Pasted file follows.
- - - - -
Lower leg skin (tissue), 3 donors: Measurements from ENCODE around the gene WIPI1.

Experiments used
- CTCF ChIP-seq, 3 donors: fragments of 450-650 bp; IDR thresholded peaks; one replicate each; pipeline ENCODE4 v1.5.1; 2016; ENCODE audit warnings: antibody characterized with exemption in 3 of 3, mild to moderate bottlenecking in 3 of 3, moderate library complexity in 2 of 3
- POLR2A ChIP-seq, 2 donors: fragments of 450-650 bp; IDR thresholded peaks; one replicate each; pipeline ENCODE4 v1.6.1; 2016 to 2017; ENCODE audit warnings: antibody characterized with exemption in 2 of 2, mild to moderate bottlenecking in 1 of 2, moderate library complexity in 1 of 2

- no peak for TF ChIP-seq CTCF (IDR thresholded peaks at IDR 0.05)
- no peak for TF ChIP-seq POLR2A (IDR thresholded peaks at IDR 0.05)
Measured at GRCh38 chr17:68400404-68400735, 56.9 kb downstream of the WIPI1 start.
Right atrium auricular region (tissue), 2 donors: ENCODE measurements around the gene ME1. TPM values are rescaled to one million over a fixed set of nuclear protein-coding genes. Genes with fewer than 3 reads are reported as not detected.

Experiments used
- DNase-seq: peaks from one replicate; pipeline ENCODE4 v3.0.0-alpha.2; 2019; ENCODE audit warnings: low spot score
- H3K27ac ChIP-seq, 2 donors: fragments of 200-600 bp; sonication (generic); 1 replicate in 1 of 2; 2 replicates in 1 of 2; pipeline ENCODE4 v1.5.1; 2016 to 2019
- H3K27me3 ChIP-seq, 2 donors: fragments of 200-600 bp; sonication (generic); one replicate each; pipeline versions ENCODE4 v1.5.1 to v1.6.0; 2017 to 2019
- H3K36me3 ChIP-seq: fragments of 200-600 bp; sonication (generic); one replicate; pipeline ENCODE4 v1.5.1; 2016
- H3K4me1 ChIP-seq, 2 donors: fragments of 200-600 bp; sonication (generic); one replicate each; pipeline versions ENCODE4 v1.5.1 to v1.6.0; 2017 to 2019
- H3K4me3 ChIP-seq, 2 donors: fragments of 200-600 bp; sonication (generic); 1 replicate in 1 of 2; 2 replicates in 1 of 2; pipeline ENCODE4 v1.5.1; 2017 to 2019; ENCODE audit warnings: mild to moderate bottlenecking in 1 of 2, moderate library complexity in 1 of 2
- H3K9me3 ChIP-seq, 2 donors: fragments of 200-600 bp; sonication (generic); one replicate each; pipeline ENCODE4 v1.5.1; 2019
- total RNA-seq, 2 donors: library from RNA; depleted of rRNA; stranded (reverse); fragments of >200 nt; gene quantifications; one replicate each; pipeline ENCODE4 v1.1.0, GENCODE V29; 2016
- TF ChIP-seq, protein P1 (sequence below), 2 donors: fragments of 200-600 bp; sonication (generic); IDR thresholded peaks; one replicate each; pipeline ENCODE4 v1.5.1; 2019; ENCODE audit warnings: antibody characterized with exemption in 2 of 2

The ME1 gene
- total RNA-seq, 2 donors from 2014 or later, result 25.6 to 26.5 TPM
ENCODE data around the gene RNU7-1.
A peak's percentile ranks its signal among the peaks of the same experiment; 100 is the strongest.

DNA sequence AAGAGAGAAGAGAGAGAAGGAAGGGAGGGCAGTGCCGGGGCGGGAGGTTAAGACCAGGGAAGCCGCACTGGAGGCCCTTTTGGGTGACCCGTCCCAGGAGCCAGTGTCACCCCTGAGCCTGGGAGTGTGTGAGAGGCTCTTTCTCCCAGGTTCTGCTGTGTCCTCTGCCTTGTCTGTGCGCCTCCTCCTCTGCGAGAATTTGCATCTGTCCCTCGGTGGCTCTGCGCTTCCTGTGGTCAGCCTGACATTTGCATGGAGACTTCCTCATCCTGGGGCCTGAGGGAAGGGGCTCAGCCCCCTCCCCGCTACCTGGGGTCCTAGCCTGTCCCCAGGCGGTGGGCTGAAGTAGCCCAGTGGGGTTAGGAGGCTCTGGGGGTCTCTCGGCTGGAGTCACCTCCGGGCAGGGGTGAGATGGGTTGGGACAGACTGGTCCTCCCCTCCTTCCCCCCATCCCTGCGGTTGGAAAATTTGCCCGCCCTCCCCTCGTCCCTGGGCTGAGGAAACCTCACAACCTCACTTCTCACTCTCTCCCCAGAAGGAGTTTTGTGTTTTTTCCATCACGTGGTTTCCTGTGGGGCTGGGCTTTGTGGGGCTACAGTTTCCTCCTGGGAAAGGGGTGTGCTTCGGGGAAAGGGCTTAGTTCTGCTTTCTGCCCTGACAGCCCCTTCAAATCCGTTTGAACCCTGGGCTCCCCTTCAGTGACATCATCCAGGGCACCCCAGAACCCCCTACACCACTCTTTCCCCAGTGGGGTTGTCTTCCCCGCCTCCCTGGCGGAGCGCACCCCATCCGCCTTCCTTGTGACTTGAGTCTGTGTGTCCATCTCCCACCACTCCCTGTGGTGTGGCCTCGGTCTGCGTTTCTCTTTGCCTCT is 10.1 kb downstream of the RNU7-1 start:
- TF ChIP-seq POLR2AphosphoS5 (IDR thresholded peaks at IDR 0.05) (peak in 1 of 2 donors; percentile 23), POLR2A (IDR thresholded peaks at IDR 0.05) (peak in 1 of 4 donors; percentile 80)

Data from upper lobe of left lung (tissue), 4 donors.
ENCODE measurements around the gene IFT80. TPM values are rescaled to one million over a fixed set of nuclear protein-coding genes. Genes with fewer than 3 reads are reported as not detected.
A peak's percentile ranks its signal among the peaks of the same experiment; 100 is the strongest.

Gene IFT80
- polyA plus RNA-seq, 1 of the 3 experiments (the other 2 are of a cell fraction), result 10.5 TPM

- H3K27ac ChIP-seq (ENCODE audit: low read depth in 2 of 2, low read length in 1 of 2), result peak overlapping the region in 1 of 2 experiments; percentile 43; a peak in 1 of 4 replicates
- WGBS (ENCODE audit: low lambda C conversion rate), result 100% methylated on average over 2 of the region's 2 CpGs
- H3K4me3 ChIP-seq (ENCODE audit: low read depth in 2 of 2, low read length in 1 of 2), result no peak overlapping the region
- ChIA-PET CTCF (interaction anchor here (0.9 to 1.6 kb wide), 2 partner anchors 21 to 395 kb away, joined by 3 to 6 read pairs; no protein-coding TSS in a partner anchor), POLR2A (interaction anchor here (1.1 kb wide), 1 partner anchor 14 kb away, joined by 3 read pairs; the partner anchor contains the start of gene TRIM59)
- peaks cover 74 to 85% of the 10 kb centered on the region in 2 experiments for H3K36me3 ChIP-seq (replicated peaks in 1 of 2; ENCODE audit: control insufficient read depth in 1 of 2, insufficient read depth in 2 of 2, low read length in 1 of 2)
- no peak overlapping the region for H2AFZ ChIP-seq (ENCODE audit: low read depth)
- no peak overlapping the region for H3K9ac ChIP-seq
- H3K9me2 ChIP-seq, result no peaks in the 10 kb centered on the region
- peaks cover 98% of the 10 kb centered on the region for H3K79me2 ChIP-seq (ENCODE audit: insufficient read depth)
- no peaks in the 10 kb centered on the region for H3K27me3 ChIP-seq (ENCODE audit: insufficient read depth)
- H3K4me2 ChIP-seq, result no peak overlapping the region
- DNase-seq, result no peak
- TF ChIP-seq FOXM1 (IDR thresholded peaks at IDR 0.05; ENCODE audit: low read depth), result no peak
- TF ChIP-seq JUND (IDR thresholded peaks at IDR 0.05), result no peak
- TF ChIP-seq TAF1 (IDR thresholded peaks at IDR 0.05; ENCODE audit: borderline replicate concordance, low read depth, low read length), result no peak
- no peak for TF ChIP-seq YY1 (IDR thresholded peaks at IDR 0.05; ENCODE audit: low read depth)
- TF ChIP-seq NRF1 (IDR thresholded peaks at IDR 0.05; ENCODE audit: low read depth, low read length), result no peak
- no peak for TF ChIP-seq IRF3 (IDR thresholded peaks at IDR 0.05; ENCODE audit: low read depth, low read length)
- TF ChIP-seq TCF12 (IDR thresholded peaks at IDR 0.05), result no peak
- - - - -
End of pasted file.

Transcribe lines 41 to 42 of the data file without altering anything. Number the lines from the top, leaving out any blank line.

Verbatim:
- DNase-seq, result no peak
- TF ChIP-seq FOXM1 (IDR thresholded peaks at IDR 0.05; ENCODE audit: low read depth), result no peak